All of our electronic gadgets get smaller, faster and more powerful. Along the way, older versions start to sprout gray hairs. When that happens, they either continue to hone their capabilities with a technical comb over or they fall uselessly out of favor, dropping from retail stores and into history.
Inertia and human nature are funny things, though. Often, devices that find mass market penetration linger in our homes, cars and pockets, simply because we're too lazy or too cheap to invest in newer and better alternatives.
In other cases, the older stuff provides nostalgia or may even outperform supposedly superior descendents. For example, vinyl records aren't as user-friendly or portable as their MP3 counterparts. But proponents argue for vinyl's warmer sound, groovy tactile feedback and artistic allure.
Most devices aren't so fortunate, especially when it comes to pocket-sized electronics. A whole slew of products are falling victim following the advent of fully capable smartphones. When one little phone/computer can do hundreds of tasks pretty well, it suddenly seems ridiculous to carry around a camera, camcorder, tape recorder, MP3 player, paper maps and dozens of other objects that a smartphone could reasonably stand in for.
Like no-smoking signs on airplanes, though, there's a still long list of tech that marks the businesses and people still using them as socially outdated and technologically tone deaf. Keep reading to see our top 10 technologies that just won't die, even though they probably should.
For centuries, paper maps guided our ancestors across the continents and seas, ensuring safer travels, economic booms and depressing family vacations. Yes, traditional maps have many virtues. But even Christopher Columbus couldn't get his to fold properly.
Since 2003, or about the time GPS units and smartphones began their march across the globe, paper map sales have been slumping [source: Rodriguez]. Washington State even stopped printing its state maps altogether at one point (although this was mostly due to budget problems).
It's tough for paper to compete with a gadget that provides turn-by-turn instructions on the fly. Of course, if a solar flare knocks out GPS satellite service and cell towers for months and the apocalypse begins, you may wish you'd held onto that old, worn out, badly folded paper map.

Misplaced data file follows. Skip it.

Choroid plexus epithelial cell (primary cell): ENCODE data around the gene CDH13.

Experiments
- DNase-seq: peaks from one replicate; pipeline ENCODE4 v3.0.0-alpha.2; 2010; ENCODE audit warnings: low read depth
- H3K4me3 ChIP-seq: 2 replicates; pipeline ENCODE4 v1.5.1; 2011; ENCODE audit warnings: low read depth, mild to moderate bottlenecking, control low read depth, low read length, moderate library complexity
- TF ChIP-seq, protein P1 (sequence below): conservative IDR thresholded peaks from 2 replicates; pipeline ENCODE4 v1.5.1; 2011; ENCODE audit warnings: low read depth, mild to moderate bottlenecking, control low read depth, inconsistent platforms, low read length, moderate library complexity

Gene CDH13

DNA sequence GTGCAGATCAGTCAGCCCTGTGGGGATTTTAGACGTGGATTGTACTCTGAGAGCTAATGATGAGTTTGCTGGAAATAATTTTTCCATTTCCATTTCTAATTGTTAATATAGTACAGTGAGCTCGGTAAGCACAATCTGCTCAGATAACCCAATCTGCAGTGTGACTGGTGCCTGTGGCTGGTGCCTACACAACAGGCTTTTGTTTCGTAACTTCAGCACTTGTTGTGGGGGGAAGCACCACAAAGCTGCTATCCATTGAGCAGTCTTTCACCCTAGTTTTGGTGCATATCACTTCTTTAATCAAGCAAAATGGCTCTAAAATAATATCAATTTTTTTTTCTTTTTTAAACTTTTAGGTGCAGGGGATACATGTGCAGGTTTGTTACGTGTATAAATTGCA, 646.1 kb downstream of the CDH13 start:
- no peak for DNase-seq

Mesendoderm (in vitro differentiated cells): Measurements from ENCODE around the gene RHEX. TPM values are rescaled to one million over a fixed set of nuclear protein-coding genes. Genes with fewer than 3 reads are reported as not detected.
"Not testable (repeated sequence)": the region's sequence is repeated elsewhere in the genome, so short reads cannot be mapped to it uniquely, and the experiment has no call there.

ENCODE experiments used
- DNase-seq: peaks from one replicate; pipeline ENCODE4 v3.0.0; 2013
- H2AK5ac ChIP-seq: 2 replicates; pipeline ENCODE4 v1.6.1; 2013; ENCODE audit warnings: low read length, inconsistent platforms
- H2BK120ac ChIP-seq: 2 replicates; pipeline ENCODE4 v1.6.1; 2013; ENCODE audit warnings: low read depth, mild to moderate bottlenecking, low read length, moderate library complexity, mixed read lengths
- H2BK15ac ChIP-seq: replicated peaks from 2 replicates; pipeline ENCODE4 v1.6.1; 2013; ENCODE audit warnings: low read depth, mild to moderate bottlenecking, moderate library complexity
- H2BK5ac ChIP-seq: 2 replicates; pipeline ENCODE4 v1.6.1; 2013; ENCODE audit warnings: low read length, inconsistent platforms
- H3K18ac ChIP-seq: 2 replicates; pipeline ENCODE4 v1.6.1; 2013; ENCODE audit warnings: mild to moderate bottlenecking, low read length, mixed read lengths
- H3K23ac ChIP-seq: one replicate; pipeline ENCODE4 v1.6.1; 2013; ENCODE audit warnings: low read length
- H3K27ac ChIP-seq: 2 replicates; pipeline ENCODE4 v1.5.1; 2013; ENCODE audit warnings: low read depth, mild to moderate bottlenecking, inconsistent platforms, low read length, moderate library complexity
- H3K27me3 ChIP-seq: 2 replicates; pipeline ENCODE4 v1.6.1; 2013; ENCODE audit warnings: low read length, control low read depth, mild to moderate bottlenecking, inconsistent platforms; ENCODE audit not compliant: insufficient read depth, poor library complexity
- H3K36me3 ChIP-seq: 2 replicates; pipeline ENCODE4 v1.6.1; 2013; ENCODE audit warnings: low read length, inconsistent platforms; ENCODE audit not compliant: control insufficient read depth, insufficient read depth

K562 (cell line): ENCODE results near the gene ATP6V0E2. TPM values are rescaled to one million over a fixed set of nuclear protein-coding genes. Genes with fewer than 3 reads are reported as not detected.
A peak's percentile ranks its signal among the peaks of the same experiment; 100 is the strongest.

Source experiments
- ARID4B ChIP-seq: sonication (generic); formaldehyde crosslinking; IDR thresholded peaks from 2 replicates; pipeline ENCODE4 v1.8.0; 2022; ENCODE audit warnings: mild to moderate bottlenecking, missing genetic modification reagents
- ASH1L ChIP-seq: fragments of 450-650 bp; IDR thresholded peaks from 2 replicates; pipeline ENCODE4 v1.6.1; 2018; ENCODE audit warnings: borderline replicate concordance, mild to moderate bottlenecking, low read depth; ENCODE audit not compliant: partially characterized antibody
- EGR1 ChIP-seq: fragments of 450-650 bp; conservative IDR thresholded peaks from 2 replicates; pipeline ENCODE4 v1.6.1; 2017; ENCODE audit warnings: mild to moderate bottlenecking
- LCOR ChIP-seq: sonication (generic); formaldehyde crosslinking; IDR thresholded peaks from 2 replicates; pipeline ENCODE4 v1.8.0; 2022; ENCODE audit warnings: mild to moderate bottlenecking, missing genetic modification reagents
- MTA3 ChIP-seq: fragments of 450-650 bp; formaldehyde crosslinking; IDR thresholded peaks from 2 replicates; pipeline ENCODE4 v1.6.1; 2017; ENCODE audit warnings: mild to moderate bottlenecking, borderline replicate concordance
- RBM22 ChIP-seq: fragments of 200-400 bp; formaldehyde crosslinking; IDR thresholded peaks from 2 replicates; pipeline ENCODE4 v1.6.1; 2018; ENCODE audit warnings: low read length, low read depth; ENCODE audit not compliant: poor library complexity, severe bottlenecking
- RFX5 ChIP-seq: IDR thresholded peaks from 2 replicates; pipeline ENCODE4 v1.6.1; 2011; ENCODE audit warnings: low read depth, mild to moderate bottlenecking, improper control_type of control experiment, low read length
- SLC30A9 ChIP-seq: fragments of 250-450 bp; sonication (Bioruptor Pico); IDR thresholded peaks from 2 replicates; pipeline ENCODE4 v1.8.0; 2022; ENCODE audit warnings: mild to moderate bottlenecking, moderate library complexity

Alarm clocks, the ringing, exasperating bane of night owls everywhere, are going the way of the pterodactyl and T-rex. They've been wiped out by the smartphone swarm.
Why, exactly, would a person shell out $10 to $20 for a device that a smartphone duplicates so easily? Many smartphones even have speakers that can compete in sound quality compared to an average clock radio. Furthermore, your smartphone doesn't have light-up face that stares at you all night long, stoking insomnia.
Your smartphone doesn't start blinking when the power goes out. And your smartphone doesn't need a 9-volt battery backup. If you're in the business of manufacturing these clocks, best to bail, soon, before extinction is official.
CD-ROMs are slow. Direct cable connections are hard to set up. USB flash drives, though, are speedy, rewritable and nearly instantly recognizable between all sorts of devices. And now that they're ubiquitous, they are also becoming irrelevant.
Flash drives deliver enormous convenience. They store many megabytes or gigabytes of data for a few minutes or for many months. File transfer speeds are fast. These capabilities come in a chunk of plastic small enough to dangle from your keychain.
There's just one problem. Now you can access numerous free cloud-storage services such as DropBox. Instead of dealing with a physical (and easily lost) object like a USB drive, you can just snag your files from the web anywhere you have Internet access.
Flash drives were a wonderful thing. Their short stay atop the technological mountain flashed by far too fast.
The ever-present optical disc, whether it stores music, movies or computer software, like a reanimated corpse from our worst nightmares ... refuses to die. Sure, optical discs can store gigabytes of data. Whoopee.
They're also easily destroyed. Have butterfingers? Drop that $20 Bob Dylan disc, even once, and it may never play, play, play, play properly again without skipping and stuttering.
They're slow. Insert a disc into your computer or game console drive. Wait. Wait some more. Make coffee. Perhaps by then the disc will be ready for you to actually use it.
iPods and other digital music players helped drive a stake into CD music players. Flash media and the cloud are helping push out computer CD-ROM drives, too. These days, a CD drive is an add-on accessory and not a computing necessity. Streaming availability of all those shows and movies we used to buy in physical form is chipping away at the DVD and Blu-ray market.
Goodbye discs. And good riddance.
It all seems so quaint now. There was a time when incorporating note taking, voice memos and calendars into one handheld device seemed cutting edge and innovative. These wonderful devices were called PDAs (personal digital assistants), and they were The Next Big Thing.
And for a short while, they were. Now, in the common vernacular PDA stands for something else (public display of affection) ... and the digital devices themselves? They need to go away, pronto.
The exception here may be warehouses, hospitals and similar businesses where workers need a way to track inventory, collect data or manage products. In this case, PDAs serve as more affordable, limited purpose tools without all the unnecessary bells and whistles of smartphones or tablets.
Still, we'll never miss the stylus. And in another 10 years, we'll probably figure out where we lost it.